Chávez loses - for now

Observations on Venezuela in the wake of that country's crucial constitutional referendum

By a majority of just 150,000 votes, the Venezuelan electorate rejected a complex package of reforms to the constitution which would have allowed President Hugo Chávez to stand for indefinite re-election. The 2 December vote was Chávez's first setback, suggesting that some of his usual support peeled away.

A night of high drama saw the Venezuelan president concede victory by the slimmest of margins. The result means he will have to stand down when his term of office expires in January 2013.

It was the president's first defeat since he took office in 1998 and the first opposition election victory in 12 public votes. Until now, public support for the government has seemed insurmountable. Analysts believe that Chávez was partly let down by the high percentage (44 per cent) who chose to stay home rather than endorse or reject the wide-ranging reforms, but also say that moderate Chavistas had become alienated by their president's extreme rhetoric.

"Chávez waged a very confrontational campaign that turned off a lot of voters," says Elenis Rodríguez, national secretary for the opposition party Justice First. "He said if you do not vote for the reform, you are a traitor."

Rodríguez also believes that some people stayed home because they were worried about voter privacy. "Many did not agree with the reforms but were scared to vote for fear of losing their jobs."

Jorge Pérez, a Chavista member of a political radio co-operative, notes that Chávez lost the media war: "The Chavistas did a very poor job of informing the public on the more positive aspects of the constitutional reform, like social security for the informal economy and the right for decent housing.

"The opposition did a very effective job of highlighting the most controversial articles, like indefinite re-election and the status of private property. If you read the proposed constitution you would see that the right to private property is guaranteed, but if you followed the media campaigns you would think that the government wanted to confiscate all property," he says.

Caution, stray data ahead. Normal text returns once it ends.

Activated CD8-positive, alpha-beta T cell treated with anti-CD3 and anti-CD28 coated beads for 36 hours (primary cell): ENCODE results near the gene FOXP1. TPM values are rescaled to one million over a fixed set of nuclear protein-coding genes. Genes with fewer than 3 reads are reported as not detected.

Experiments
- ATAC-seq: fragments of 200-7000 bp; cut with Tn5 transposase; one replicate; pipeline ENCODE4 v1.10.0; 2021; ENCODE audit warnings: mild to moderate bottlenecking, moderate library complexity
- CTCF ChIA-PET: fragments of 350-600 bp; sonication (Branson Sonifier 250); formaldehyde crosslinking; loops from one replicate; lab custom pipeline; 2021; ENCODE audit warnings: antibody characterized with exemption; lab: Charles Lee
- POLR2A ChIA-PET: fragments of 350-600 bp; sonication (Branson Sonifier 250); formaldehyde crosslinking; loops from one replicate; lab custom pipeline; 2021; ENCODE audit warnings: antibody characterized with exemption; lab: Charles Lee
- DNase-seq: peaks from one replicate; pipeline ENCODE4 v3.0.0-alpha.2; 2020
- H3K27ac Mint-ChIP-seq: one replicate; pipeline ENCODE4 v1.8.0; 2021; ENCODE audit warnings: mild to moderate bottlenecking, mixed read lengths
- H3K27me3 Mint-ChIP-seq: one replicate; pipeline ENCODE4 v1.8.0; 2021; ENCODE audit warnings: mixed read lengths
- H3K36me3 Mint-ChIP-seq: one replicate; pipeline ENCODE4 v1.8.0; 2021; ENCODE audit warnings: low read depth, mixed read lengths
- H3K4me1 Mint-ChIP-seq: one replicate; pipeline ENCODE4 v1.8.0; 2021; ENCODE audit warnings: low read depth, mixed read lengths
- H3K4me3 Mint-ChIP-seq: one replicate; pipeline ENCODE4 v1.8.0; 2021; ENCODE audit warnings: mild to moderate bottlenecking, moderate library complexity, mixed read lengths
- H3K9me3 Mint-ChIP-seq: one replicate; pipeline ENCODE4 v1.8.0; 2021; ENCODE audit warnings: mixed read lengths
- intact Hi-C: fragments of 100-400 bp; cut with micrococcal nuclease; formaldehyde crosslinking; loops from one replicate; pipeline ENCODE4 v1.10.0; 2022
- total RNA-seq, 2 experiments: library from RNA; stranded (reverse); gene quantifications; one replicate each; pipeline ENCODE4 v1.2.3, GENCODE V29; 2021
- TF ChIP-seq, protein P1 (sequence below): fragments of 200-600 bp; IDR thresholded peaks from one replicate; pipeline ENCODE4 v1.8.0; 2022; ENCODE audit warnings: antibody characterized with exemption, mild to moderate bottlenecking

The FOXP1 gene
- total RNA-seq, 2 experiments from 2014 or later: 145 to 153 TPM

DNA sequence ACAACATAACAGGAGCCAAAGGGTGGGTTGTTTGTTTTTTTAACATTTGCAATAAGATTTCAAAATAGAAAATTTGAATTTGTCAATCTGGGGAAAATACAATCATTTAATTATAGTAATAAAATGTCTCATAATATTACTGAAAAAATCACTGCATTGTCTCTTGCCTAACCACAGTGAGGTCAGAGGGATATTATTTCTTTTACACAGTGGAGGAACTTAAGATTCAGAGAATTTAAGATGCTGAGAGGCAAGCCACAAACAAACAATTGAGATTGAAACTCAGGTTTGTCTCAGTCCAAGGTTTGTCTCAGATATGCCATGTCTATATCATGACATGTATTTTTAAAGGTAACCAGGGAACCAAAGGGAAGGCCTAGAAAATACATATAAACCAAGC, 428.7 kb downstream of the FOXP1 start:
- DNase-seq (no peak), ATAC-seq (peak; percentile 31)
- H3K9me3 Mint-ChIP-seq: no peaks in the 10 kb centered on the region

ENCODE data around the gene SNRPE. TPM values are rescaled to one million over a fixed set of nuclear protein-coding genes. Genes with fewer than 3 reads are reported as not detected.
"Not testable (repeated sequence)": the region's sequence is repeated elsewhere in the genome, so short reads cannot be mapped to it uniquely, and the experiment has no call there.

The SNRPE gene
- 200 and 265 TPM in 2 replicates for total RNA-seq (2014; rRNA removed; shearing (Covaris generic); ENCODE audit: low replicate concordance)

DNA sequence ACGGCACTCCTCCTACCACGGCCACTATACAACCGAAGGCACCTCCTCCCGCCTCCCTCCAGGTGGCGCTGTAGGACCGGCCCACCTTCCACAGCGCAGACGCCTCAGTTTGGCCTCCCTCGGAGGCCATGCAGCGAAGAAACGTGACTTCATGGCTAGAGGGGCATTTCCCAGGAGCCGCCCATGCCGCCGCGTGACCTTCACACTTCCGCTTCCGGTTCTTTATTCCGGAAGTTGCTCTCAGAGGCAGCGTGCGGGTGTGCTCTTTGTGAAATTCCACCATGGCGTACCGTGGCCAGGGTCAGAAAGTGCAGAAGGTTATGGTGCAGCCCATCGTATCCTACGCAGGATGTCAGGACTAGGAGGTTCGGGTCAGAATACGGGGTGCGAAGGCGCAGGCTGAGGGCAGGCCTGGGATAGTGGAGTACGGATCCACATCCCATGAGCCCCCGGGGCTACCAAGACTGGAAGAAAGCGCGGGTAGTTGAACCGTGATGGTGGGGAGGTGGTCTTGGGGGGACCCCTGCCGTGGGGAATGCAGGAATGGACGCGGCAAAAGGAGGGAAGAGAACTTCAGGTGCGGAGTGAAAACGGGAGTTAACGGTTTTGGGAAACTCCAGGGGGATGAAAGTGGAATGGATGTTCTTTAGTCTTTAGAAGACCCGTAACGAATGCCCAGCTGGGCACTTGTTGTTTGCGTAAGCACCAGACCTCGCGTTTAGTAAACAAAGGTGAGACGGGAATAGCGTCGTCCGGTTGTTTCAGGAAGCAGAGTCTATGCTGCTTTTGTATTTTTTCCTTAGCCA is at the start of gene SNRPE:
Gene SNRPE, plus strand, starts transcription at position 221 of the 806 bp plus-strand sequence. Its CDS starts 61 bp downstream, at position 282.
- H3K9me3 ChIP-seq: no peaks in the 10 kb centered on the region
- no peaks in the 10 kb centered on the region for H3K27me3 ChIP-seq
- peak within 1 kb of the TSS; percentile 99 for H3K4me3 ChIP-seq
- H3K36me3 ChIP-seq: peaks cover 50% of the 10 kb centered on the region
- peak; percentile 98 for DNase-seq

The Chávez campaign focused on international disputes, a strategy that would have appealed only to dedicated supporters whose votes were already guaranteed. At his closing rally, the president declared that "a vote against these reforms is a vote for George W Bush" and threatened to cut off oil supplies to the US if it attempted to "destabilise" the country after the elections.

There were also threats that Spanish banks in Venezuela would be nationalised if the King of Spain did not apologise for telling Chávez to shut up, and that diplomatic relations with Colombia might be cut off after President Álvaro Uribe's interference in his mediations with Colombia's FARC guerrillas. "Many in the barrios are Colombian immigrants who felt that Chávez disrespected their entire country, not just its president," says Rodríguez.

But the main problem with the reforms, according to Luis Eduard Monsano, a student activist, was that they did not offer solutions to the pressing issues of crime and unemployment.

"Our groups went to a lot of barrios and many people told us, 'Chávez yes, reform no.' We got the sense that a lot of these communities felt abandoned by him. They had supported him because of the social programmes he has implemented, but many were asking, 'What's next?'"

In fact, the reforms did include popular measures to guarantee housing rights for families and to implement a 36-hour working week, but the bulk of the 69 amendments consisted of wordy clauses on restructuring state power and administering finance - in such detail that they failed to strike a chord with the less ideologically orientated moderate Chavistas.

Many felt that instead of tackling the main problems of 21st-century Venezuela, where gun crime and corruption are rife, Chávez had attempted to enshrine socialism in the country's constitution.

According to Monsano, the schism between the president and his core voters started to emerge back in May when he chose not to renew the broadcasting licence of the opposition-aligned channel Radio Caracas TV.

"Four million people in the barrios and shanty towns watched RCTV's news programmes and soap operas. In the aftermath of the closure, the student movement sprang up out of nowhere, demonstrating that the young were not with the revolution. This is significant because throughout history all successful revolutions depended on, or were led by, the young."

Although students had been involved in isolated incidents of violence in the run-up to Sunday's vote, their passion and determination appear to have electrified Chávez's floundering political opponents.

"The opposition up to that point was demoralised after repeated election defeats. But suddenly the students felt democracy slipping away and decided to take action," says Monsano.

Out of the referendum is emerging a consensus between the government and opposition leaders that now is the time for reflection and the start of the long journey towards reconciliation. "Chávez has done a lot of good things. He has given the poor an outlet to express themselves. We need to recognise that and build on it," says Monsano.

Chávez conceded defeat magnanimously, congratulating the victors and admitting that it was too soon to introduce such radical reforms - though his message was more one of calm determination than humbled compromise. In 1992, the year of his failed coup attempt, he quipped on live television that he had only failed "por ahora" - for now. Last weekend he reassured his devastated supporters: "This is not a defeat, but another por ahora."

This article first appeared in the 10 December 2007 issue of the New Statesman, How New Labour turned toxic